Such a common site in a garden, but so undeniably pretty: chives in blossom. It’s hard not to love chives – they are unbelievably easy to grow, easy to look after, and they tend to keep coming back each year. So lovely to look at, and such a fresh flavour for so many dishes. My garlic chives are particularly abundant at the moment, and it suddenly occurred to me that I’ve never made use of the blossoms. That left me feeling very thick for a moment, and then I got looking for ideas.
The internet, as ever, obliged with quite a few delicious-sounding recipes making use of chive blossoms, and I settled on Chive Blossom and Lemon Pasta in a heartbeat.
Chive Blossom and Lemon Pasta, original recipe from Foodie Reflections
Pick a nice selection of chive blossoms, snipping them off right at the base of the blossom; soak them in water to get rid of any visitors or dirt, then rinse. Roughly chop any other fresh herbs that you have to hand and wish to include (I used some garlic chives and fresh oregano from my garden). Throw on some water to boil and settle on a pasta shape (I had a smaller penne-type pasta to hand). Grate a generous amount of parmesan cheese. When the pasta is ready, toss in the cheese, a very generous splash of lemon juice, about a tablespoon of good olive oil, as well as freshly ground salt and pepper. Mix in the blossoms last and eat. What a fast and rewarding dish.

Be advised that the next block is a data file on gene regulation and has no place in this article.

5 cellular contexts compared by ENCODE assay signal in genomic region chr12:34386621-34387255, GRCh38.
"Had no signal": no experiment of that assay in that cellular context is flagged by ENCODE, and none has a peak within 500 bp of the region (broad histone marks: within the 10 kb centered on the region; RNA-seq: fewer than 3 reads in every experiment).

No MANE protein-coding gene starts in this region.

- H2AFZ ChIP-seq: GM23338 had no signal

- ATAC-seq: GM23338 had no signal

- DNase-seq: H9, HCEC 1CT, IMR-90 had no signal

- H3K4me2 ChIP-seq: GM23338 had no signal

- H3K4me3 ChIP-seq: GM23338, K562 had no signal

Infusing vinegar with chive blossoms also looked like a good plan, so I rinsed another collection of blossoms and followed the directions for a small test batch of Chive Blossom Vinegar from Leite’s Culinaria. You need only two items: chive blossoms and either champagne or white wine vinegar (I had the latter on hand).
My modest little batch was poured into a clean bottle that originally held cream. Once the warmed vinegar was poured over the blossoms, I put on the plastic airtight lid and placed the jar on the top shelve of my pantry where I knew it would be guaranteed a dark spot.
Only four days later, my infusion was already a deep lavender. I’ll be straining it in another day or so, and then thinking about the best use for it. I’m rather glad that I’ve woken up to the full potential of this lovely herb. If you’ve been creative with chives, their blossoms or other herbs, I’d love to know about it.